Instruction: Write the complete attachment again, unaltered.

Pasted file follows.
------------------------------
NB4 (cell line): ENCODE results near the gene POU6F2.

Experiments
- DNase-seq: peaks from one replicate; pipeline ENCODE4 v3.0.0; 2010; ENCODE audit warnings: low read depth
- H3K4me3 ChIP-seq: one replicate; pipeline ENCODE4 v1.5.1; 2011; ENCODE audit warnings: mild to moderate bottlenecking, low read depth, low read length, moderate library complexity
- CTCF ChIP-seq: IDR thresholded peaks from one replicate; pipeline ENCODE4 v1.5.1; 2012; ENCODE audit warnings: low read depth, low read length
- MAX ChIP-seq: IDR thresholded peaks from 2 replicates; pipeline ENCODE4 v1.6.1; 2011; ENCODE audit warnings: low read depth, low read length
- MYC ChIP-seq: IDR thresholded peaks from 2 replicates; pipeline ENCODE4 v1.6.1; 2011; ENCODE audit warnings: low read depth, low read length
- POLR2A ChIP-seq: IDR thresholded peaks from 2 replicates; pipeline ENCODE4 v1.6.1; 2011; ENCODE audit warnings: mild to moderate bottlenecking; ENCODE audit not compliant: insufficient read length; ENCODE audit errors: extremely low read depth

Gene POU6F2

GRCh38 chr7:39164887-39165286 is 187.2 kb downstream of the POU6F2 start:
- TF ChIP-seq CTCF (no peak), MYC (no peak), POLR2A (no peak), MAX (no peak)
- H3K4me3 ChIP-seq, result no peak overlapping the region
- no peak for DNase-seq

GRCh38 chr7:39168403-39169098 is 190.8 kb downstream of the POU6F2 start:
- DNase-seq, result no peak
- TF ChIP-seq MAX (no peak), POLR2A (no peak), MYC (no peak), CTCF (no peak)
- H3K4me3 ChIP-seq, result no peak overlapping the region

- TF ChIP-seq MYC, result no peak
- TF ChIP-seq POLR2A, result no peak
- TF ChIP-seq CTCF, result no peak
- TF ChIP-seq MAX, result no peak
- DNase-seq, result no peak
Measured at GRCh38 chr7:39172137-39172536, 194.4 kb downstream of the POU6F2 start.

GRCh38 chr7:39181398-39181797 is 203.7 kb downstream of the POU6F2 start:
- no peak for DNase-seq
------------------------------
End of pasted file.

NB4 (cell line): ENCODE results near the gene POU6F2.

Experiments
- DNase-seq: peaks from one replicate; pipeline ENCODE4 v3.0.0; 2010; ENCODE audit warnings: low read depth
- H3K4me3 ChIP-seq: one replicate; pipeline ENCODE4 v1.5.1; 2011; ENCODE audit warnings: mild to moderate bottlenecking, low read depth, low read length, moderate library complexity
- CTCF ChIP-seq: IDR thresholded peaks from one replicate; pipeline ENCODE4 v1.5.1; 2012; ENCODE audit warnings: low read depth, low read length
- MAX ChIP-seq: IDR thresholded peaks from 2 replicates; pipeline ENCODE4 v1.6.1; 2011; ENCODE audit warnings: low read depth, low read length
- MYC ChIP-seq: IDR thresholded peaks from 2 replicates; pipeline ENCODE4 v1.6.1; 2011; ENCODE audit warnings: low read depth, low read length
- POLR2A ChIP-seq: IDR thresholded peaks from 2 replicates; pipeline ENCODE4 v1.6.1; 2011; ENCODE audit warnings: mild to moderate bottlenecking; ENCODE audit not compliant: insufficient read length; ENCODE audit errors: extremely low read depth

Gene POU6F2

GRCh38 chr7:39164887-39165286 is 187.2 kb downstream of the POU6F2 start:
- TF ChIP-seq CTCF (no peak), MYC (no peak), POLR2A (no peak), MAX (no peak)
- H3K4me3 ChIP-seq, result no peak overlapping the region
- no peak for DNase-seq

GRCh38 chr7:39168403-39169098 is 190.8 kb downstream of the POU6F2 start:
- DNase-seq, result no peak
- TF ChIP-seq MAX (no peak), POLR2A (no peak), MYC (no peak), CTCF (no peak)
- H3K4me3 ChIP-seq, result no peak overlapping the region

- TF ChIP-seq MYC, result no peak
- TF ChIP-seq POLR2A, result no peak
- TF ChIP-seq CTCF, result no peak
- TF ChIP-seq MAX, result no peak
- DNase-seq, result no peak
Measured at GRCh38 chr7:39172137-39172536, 194.4 kb downstream of the POU6F2 start.

GRCh38 chr7:39181398-39181797 is 203.7 kb downstream of the POU6F2 start:
- no peak for DNase-seq